Something is working

Something is working

Looking at the signals going to the display, I see a normal out of phase 80Hz 5V pattern, so something is trying to drive it.  Every few seconds the two signals end up in-phase, indicating possible “blinky indicator” may be going on.

Using an LCD glass from my spare parts bin, I can see the same (Upper right corner of the picture).

The screen is not looking very healthy

The screen is not looking very healthy.  Side-lit with a flashlight to show segments and traces

So it appears the meter is alive and trying to do something but the screen is either not making good contact with the metal strips or is simply not working.  I have a few options here:

  1. Leave it alone as a nice museum piece
  2. Try cleaning/improving contact under the glass
  3. Try to find a similarly sized glass with the same pinout (brief scan of Mouser and Digikey did not yield much). The replacement would most likely require desoldering all the metal strips at the board before I can pull the display out of the holder
  4. Make a replacement display holder board mapping currently manufactured display to the existing pinout.

It would also be nice to know why one of the GE transistors has its Base (or Gate) disconnected, and what their function is in the circuit. There is some digging to be done, so for now enjoy the teardown. To be continued!

Resources:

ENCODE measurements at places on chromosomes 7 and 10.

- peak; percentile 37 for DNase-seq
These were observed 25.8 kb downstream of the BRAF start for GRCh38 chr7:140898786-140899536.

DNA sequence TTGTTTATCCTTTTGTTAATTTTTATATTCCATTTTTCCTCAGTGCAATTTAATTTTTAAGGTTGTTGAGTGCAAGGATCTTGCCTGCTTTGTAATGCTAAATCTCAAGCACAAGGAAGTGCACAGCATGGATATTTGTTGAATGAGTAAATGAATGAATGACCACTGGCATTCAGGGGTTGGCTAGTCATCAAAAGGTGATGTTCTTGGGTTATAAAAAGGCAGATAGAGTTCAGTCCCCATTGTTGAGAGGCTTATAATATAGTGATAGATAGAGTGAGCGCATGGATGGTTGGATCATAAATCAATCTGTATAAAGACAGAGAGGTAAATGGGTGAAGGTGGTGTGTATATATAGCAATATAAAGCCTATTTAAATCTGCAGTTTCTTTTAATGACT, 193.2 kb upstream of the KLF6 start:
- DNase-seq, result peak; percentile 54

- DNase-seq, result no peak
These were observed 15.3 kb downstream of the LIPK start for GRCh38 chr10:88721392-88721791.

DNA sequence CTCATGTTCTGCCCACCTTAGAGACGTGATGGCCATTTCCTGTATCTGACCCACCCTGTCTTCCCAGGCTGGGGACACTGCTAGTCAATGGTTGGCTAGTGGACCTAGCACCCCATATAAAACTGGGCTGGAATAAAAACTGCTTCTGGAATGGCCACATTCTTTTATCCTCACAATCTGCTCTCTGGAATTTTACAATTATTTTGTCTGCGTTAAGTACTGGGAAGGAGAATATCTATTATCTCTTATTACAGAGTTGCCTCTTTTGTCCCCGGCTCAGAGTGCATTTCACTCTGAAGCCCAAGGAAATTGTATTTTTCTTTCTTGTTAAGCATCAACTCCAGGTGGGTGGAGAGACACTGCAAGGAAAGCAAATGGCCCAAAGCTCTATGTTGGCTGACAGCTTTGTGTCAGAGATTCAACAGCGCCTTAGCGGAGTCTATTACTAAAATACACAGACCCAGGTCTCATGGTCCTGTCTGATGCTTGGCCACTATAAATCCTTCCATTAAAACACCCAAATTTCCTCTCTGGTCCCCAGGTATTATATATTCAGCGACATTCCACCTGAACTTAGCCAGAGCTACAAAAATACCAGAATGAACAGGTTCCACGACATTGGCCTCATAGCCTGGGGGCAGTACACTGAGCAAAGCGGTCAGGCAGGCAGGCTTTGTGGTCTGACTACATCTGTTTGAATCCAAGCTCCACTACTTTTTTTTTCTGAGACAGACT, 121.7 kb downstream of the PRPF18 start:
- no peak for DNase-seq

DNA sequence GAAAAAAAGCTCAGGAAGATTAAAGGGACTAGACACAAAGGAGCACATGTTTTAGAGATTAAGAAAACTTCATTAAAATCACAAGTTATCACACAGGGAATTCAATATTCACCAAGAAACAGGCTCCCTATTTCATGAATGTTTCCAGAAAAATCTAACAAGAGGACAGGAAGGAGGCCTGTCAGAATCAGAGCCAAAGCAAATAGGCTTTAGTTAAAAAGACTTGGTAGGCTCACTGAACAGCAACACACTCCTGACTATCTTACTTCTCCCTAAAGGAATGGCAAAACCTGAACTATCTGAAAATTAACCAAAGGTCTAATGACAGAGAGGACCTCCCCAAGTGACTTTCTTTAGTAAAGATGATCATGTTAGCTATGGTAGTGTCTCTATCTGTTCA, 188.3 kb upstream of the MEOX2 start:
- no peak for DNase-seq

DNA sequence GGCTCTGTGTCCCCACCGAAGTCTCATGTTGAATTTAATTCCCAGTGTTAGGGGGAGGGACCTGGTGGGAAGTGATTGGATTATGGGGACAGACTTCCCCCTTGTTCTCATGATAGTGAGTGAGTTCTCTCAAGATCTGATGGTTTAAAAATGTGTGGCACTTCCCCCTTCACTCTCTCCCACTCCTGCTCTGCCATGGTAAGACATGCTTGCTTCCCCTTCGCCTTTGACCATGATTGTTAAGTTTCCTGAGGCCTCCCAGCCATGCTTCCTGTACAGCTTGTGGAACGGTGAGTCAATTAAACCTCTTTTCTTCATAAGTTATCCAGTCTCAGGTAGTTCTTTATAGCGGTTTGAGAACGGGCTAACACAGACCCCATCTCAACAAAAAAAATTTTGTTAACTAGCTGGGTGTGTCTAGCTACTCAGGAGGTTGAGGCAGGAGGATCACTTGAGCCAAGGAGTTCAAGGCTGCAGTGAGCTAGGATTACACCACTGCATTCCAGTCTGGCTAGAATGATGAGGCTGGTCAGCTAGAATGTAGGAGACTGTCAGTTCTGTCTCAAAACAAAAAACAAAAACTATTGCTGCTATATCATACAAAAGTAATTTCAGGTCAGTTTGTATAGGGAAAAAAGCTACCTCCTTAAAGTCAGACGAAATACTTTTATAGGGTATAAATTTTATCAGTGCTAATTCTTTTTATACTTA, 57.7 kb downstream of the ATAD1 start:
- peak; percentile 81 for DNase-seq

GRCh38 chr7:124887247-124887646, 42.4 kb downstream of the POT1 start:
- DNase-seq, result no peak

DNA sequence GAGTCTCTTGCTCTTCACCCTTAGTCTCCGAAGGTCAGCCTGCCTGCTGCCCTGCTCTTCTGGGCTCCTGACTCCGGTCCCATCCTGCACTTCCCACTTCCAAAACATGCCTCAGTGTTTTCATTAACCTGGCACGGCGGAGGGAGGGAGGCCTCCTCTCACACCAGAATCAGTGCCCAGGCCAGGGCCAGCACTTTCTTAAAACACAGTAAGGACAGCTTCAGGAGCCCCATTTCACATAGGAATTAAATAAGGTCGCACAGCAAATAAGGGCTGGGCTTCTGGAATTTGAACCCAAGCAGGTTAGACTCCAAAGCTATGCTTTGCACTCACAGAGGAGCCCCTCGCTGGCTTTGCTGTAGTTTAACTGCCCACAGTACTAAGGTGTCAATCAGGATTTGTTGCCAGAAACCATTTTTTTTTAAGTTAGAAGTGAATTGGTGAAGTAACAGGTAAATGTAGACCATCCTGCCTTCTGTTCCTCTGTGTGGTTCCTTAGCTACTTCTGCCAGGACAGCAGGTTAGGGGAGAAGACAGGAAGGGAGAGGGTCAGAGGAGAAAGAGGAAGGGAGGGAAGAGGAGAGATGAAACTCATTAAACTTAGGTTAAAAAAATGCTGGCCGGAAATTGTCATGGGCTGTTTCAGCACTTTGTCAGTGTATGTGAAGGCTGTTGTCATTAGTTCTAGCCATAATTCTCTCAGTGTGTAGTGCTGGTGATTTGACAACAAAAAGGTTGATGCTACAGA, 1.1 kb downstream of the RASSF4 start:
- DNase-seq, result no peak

12 thoughts on “Vintage multimeter – Weston 6000

  1. My age permits me to give you some hints: 1) the 40 pin IC is only a LCD driver. 2) the 28 pin IC is the A/D converter. Look at the 2 quality white rectangular caps near it. 3) the part ITS30611 is a two transistor array for differential amplifier input (two transistors in one case have temp equilibrium, reducing drift). Also one of its pin is surround by guarding ring to preserve high impedance. 4) 16 pin IC might be an analog switch. It is next to the hybrid resistor divider (rectangular white top/green body part).
    However all parts except 1 & 2 may not be responsible for the blank display. Look for traces between 40 and 24 pin ICs, might communicate with 8 bit parallel bus. Check for signals with the scope you have.
    I love restoring vintage equipment like you. If something else comes in mind I will post to you again. Good luck.

    • Thanks for the info! I think display problem is the LCD itself, since I see drive signals on its pins and can get blinking segments on a modern LCD if I connect it instead. It also seems the screen is not supposed to be normally dark.